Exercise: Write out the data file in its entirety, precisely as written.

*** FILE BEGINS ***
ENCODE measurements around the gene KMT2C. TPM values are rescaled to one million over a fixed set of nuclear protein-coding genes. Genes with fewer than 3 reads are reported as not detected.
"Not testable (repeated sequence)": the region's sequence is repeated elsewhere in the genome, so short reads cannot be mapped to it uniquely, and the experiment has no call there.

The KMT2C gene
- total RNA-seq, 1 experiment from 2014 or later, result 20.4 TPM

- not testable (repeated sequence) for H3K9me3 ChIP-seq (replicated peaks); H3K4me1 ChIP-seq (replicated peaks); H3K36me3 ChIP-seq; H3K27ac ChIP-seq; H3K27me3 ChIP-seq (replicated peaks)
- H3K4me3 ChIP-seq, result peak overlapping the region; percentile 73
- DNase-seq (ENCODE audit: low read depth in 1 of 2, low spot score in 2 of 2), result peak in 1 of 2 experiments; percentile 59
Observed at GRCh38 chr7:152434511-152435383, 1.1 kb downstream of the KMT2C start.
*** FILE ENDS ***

ENCODE measurements around the gene KMT2C. TPM values are rescaled to one million over a fixed set of nuclear protein-coding genes. Genes with fewer than 3 reads are reported as not detected.
"Not testable (repeated sequence)": the region's sequence is repeated elsewhere in the genome, so short reads cannot be mapped to it uniquely, and the experiment has no call there.

The KMT2C gene
- total RNA-seq, 1 experiment from 2014 or later, result 20.4 TPM

- not testable (repeated sequence) for H3K9me3 ChIP-seq (replicated peaks); H3K4me1 ChIP-seq (replicated peaks); H3K36me3 ChIP-seq; H3K27ac ChIP-seq; H3K27me3 ChIP-seq (replicated peaks)
- H3K4me3 ChIP-seq, result peak overlapping the region; percentile 73
- DNase-seq (ENCODE audit: low read depth in 1 of 2, low spot score in 2 of 2), result peak in 1 of 2 experiments; percentile 59
Observed at GRCh38 chr7:152434511-152435383, 1.1 kb downstream of the KMT2C start.